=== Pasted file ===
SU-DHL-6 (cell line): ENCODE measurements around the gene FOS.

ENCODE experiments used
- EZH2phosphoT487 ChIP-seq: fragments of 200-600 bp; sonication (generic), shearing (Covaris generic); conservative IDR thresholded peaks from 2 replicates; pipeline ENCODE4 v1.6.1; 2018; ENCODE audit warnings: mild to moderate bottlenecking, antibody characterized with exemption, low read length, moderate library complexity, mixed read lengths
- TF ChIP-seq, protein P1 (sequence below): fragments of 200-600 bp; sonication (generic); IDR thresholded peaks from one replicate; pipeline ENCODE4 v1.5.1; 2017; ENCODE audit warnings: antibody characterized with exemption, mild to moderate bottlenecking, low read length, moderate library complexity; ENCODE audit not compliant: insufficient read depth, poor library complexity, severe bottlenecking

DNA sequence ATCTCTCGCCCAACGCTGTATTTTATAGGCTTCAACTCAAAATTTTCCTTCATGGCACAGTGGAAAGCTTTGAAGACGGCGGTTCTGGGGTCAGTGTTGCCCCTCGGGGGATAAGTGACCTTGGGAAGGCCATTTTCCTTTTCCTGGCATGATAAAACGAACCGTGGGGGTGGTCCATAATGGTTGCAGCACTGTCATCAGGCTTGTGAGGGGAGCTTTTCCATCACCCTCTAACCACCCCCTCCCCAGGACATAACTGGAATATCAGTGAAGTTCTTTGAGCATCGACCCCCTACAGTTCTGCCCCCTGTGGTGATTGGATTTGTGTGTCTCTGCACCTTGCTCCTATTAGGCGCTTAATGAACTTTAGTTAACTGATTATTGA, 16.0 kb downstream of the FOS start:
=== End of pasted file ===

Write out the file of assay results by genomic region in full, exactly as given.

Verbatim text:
SU-DHL-6 (cell line): ENCODE measurements around the gene FOS.

ENCODE experiments used
- EZH2phosphoT487 ChIP-seq: fragments of 200-600 bp; sonication (generic), shearing (Covaris generic); conservative IDR thresholded peaks from 2 replicates; pipeline ENCODE4 v1.6.1; 2018; ENCODE audit warnings: mild to moderate bottlenecking, antibody characterized with exemption, low read length, moderate library complexity, mixed read lengths
- TF ChIP-seq, protein P1 (sequence below): fragments of 200-600 bp; sonication (generic); IDR thresholded peaks from one replicate; pipeline ENCODE4 v1.5.1; 2017; ENCODE audit warnings: antibody characterized with exemption, mild to moderate bottlenecking, low read length, moderate library complexity; ENCODE audit not compliant: insufficient read depth, poor library complexity, severe bottlenecking

DNA sequence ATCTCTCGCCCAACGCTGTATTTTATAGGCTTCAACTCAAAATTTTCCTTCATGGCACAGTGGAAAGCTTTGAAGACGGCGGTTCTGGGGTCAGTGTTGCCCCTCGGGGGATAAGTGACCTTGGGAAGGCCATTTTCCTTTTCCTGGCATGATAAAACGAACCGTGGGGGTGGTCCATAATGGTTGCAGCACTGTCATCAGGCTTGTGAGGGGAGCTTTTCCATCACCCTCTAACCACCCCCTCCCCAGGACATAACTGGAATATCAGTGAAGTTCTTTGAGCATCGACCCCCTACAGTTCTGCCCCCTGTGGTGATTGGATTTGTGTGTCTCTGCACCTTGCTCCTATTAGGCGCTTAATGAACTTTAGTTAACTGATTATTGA, 16.0 kb downstream of the FOS start: